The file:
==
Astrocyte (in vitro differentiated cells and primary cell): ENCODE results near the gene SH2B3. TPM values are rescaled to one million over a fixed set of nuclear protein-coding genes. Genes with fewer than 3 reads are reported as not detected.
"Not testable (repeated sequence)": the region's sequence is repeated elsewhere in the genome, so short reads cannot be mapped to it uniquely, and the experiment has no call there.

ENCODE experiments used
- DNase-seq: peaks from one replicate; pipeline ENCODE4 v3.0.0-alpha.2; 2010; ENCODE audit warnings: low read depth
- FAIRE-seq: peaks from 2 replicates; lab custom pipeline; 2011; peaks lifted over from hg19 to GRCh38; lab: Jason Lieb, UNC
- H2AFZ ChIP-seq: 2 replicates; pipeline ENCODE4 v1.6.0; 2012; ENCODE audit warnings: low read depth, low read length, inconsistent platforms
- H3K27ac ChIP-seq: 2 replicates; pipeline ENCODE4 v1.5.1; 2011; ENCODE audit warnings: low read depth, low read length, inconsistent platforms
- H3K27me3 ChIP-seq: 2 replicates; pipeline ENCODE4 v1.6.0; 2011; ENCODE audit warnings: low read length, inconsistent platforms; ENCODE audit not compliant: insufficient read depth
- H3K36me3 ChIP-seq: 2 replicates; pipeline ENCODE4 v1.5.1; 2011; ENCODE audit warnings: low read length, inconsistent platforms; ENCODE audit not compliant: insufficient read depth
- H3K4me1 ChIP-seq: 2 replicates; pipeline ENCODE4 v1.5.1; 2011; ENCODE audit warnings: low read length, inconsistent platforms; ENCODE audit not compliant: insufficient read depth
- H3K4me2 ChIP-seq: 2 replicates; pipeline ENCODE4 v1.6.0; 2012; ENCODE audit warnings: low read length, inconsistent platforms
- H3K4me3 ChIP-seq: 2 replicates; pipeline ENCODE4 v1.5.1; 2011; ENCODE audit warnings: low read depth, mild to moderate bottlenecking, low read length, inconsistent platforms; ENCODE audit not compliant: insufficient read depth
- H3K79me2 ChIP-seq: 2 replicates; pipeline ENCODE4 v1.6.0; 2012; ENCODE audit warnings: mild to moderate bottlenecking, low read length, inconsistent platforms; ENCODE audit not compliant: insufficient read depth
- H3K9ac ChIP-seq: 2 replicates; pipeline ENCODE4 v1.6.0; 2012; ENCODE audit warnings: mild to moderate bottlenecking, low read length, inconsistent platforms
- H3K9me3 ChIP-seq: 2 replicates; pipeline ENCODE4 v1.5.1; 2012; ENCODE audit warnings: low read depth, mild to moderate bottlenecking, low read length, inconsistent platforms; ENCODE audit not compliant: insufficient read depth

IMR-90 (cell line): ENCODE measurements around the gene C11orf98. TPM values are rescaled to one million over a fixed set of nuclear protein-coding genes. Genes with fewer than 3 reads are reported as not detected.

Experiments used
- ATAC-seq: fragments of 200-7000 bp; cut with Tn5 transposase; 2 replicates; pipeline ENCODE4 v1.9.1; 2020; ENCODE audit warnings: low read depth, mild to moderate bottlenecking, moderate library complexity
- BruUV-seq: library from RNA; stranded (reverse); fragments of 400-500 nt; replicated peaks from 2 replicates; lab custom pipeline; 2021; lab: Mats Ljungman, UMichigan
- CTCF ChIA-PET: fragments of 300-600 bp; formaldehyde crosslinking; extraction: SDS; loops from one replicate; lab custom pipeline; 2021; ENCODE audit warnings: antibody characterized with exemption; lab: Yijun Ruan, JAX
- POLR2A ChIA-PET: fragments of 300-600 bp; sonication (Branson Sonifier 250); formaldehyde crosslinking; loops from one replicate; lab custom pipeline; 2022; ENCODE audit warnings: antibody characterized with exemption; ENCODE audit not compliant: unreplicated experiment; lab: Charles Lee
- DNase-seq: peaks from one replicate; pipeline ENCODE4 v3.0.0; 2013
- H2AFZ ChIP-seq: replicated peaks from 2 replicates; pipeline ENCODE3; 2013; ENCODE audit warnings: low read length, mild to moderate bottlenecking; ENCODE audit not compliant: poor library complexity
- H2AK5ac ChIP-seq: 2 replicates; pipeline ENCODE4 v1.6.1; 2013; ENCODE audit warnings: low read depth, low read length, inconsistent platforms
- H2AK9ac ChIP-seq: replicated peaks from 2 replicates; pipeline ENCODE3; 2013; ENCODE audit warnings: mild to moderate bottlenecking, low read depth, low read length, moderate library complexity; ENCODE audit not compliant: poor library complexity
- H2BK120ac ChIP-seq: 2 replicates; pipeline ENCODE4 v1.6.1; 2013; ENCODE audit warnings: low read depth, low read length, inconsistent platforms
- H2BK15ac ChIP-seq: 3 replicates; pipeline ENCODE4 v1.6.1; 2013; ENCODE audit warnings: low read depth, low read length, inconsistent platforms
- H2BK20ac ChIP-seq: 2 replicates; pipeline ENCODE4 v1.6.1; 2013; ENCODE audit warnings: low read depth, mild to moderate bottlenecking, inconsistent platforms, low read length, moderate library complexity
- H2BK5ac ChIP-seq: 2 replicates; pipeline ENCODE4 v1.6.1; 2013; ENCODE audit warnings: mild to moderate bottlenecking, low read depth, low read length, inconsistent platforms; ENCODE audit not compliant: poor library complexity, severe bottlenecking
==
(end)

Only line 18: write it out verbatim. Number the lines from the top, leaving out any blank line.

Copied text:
- ATAC-seq: fragments of 200-7000 bp; cut with Tn5 transposase; 2 replicates; pipeline ENCODE4 v1.9.1; 2020; ENCODE audit warnings: low read depth, mild to moderate bottlenecking, moderate library complexity